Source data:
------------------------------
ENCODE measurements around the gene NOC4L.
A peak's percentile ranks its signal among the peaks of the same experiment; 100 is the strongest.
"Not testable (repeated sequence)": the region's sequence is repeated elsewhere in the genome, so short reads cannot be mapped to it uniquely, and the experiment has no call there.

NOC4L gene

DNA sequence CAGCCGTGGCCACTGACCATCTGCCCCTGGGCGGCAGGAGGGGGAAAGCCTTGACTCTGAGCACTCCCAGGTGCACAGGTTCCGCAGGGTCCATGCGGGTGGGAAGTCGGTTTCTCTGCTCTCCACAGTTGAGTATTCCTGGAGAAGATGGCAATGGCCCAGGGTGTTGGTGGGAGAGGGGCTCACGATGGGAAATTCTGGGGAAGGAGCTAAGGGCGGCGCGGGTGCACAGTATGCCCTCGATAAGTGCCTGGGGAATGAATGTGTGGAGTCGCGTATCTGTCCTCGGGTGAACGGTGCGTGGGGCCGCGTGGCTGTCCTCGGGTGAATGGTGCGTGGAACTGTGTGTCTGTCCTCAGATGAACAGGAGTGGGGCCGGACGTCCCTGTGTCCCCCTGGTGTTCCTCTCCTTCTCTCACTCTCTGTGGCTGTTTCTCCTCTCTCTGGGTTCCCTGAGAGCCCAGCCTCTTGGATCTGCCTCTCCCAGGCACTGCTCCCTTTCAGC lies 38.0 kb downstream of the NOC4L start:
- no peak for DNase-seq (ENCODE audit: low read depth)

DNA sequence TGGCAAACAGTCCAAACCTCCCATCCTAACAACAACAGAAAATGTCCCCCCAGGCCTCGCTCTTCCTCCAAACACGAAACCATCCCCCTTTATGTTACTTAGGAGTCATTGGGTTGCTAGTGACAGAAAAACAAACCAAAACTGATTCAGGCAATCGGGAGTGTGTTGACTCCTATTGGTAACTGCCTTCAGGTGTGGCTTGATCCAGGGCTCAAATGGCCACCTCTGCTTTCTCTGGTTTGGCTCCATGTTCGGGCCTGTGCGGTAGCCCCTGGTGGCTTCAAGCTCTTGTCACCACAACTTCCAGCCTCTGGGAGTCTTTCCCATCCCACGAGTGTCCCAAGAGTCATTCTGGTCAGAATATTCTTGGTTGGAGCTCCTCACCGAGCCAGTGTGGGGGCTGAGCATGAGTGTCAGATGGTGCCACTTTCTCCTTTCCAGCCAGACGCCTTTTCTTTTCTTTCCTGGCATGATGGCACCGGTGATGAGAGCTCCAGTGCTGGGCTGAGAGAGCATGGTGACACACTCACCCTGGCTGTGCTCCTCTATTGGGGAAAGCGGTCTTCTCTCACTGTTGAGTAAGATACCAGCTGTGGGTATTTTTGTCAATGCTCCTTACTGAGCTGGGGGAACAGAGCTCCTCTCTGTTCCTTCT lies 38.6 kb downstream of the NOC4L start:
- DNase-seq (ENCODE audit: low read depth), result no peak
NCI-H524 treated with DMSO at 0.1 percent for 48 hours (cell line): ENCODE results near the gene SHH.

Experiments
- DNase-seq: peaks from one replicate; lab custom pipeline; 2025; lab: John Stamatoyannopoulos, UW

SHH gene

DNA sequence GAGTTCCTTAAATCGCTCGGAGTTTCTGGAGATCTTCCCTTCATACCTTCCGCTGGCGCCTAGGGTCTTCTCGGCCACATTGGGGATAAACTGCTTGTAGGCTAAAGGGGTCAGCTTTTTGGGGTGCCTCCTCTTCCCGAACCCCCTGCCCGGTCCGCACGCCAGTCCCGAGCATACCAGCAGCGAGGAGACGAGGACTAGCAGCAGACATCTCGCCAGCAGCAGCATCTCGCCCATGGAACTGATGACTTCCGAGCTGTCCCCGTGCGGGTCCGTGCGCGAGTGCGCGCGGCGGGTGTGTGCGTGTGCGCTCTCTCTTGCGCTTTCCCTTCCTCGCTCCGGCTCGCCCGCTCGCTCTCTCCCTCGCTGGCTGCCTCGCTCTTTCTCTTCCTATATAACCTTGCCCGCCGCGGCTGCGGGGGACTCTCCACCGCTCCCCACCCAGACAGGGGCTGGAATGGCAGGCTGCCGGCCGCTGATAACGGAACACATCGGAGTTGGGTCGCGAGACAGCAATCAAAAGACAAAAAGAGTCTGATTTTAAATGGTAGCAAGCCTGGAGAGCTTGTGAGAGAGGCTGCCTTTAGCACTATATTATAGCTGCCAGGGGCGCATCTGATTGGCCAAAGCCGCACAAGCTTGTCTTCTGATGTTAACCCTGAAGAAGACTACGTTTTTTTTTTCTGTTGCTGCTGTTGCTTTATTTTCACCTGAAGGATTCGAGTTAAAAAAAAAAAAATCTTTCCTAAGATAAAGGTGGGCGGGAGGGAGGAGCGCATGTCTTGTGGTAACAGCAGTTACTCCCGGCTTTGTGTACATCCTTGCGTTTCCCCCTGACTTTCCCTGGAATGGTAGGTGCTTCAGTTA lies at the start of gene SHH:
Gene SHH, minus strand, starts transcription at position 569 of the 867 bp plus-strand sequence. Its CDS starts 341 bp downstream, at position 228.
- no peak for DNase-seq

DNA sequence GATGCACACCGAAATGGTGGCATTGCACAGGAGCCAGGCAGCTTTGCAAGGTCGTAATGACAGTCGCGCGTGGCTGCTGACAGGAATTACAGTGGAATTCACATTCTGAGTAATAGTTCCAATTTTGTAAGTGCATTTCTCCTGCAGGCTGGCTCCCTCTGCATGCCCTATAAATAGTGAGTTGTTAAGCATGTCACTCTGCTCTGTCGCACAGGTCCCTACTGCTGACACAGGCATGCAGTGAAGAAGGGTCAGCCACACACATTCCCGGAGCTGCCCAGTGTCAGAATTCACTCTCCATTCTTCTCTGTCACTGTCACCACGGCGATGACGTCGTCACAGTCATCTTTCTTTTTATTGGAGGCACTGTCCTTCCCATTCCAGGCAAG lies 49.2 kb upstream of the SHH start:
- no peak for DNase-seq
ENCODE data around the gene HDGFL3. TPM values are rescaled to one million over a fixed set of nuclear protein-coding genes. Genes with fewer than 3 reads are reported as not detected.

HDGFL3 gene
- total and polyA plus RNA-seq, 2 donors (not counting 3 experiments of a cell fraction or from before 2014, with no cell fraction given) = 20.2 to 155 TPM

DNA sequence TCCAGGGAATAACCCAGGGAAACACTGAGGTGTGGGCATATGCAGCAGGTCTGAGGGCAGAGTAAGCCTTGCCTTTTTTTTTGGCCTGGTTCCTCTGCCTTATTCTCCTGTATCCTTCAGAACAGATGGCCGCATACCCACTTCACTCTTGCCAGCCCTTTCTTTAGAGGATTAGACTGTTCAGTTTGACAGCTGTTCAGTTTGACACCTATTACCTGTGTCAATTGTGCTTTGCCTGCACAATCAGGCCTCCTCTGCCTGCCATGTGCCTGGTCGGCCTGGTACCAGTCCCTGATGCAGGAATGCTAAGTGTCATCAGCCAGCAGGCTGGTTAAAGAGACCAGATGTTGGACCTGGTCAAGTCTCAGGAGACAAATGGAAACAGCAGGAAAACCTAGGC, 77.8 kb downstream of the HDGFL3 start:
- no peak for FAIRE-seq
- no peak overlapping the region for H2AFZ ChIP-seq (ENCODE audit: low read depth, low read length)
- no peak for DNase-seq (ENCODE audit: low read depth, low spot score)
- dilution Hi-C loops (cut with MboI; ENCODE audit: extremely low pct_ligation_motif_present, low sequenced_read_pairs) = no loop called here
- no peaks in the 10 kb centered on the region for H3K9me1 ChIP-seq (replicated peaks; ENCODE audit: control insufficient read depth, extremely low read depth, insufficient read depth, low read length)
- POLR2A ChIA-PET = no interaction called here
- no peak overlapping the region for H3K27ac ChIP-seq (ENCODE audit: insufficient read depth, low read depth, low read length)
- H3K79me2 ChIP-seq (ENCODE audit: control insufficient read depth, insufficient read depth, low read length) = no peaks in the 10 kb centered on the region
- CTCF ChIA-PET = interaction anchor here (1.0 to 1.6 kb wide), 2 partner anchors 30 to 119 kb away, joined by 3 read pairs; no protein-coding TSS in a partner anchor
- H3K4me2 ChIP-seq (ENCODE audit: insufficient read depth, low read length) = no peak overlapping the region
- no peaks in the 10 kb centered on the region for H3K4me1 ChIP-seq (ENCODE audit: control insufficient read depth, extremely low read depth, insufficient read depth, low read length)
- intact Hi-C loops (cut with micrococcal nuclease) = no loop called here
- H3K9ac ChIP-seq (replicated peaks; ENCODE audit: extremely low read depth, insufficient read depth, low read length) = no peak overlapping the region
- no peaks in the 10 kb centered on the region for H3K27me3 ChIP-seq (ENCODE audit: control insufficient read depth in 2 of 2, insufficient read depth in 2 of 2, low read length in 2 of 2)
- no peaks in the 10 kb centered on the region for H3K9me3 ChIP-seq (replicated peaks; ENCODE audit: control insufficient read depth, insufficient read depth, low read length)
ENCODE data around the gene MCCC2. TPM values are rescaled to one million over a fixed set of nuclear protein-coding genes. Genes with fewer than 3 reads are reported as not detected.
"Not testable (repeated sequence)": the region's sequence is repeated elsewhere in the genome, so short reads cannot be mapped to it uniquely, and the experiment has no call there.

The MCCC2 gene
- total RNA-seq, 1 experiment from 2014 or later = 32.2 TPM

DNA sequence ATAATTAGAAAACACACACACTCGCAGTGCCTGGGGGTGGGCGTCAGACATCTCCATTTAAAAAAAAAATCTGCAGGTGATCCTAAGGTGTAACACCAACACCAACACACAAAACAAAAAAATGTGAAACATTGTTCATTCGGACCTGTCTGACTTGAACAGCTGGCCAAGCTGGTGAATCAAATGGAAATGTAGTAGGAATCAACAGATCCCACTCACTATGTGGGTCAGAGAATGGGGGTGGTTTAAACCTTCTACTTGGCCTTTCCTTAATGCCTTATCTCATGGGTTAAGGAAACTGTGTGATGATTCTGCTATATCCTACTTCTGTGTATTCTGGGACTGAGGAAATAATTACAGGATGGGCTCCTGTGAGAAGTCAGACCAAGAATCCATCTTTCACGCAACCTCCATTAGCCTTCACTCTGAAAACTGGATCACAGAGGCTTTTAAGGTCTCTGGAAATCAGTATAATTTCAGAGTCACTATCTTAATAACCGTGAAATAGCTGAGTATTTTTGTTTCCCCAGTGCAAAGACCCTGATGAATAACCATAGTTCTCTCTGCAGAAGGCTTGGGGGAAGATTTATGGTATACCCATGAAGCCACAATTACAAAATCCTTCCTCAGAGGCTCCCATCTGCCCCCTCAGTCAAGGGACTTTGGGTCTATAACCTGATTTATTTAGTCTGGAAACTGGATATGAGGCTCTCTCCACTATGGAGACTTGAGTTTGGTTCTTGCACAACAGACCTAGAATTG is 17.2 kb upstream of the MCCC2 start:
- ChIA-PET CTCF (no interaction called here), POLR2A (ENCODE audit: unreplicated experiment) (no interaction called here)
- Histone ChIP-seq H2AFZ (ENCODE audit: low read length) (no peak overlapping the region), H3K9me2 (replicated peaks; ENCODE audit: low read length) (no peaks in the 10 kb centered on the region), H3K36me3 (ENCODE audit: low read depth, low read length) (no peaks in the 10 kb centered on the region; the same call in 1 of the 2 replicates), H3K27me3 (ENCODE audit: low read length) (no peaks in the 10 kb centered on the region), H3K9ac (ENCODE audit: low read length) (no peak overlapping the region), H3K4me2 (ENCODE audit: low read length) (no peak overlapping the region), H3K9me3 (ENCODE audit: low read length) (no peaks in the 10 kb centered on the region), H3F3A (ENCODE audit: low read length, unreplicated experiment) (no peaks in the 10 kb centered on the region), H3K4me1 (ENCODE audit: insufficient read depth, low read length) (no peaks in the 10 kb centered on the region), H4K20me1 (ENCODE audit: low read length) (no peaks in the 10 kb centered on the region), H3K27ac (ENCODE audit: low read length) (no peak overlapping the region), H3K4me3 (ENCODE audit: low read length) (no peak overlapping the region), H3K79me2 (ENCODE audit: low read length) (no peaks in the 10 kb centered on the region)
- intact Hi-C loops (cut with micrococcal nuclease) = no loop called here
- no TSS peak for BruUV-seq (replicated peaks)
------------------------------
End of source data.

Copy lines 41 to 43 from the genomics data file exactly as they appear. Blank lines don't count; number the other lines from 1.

DNA sequence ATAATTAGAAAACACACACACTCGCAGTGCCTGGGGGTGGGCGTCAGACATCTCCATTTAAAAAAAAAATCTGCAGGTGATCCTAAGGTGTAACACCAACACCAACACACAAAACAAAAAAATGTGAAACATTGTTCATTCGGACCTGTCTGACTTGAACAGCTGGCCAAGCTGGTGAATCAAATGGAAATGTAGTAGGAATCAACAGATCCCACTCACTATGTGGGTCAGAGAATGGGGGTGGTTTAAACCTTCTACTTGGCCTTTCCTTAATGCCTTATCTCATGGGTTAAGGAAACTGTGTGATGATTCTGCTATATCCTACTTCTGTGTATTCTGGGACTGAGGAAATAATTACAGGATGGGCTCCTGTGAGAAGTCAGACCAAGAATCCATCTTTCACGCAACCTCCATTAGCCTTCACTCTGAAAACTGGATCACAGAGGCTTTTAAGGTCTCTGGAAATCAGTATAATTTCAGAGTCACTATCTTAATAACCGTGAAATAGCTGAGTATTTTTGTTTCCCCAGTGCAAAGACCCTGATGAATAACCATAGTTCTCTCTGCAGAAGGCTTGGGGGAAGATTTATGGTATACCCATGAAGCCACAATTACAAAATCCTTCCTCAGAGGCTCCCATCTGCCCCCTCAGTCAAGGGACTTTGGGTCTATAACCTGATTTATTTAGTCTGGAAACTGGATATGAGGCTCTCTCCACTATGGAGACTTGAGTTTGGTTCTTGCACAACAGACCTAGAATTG is 17.2 kb upstream of the MCCC2 start:
- ChIA-PET CTCF (no interaction called here), POLR2A (ENCODE audit: unreplicated experiment) (no interaction called here)
- Histone ChIP-seq H2AFZ (ENCODE audit: low read length) (no peak overlapping the region), H3K9me2 (replicated peaks; ENCODE audit: low read length) (no peaks in the 10 kb centered on the region), H3K36me3 (ENCODE audit: low read depth, low read length) (no peaks in the 10 kb centered on the region; the same call in 1 of the 2 replicates), H3K27me3 (ENCODE audit: low read length) (no peaks in the 10 kb centered on the region), H3K9ac (ENCODE audit: low read length) (no peak overlapping the region), H3K4me2 (ENCODE audit: low read length) (no peak overlapping the region), H3K9me3 (ENCODE audit: low read length) (no peaks in the 10 kb centered on the region), H3F3A (ENCODE audit: low read length, unreplicated experiment) (no peaks in the 10 kb centered on the region), H3K4me1 (ENCODE audit: insufficient read depth, low read length) (no peaks in the 10 kb centered on the region), H4K20me1 (ENCODE audit: low read length) (no peaks in the 10 kb centered on the region), H3K27ac (ENCODE audit: low read length) (no peak overlapping the region), H3K4me3 (ENCODE audit: low read length) (no peak overlapping the region), H3K79me2 (ENCODE audit: low read length) (no peaks in the 10 kb centered on the region)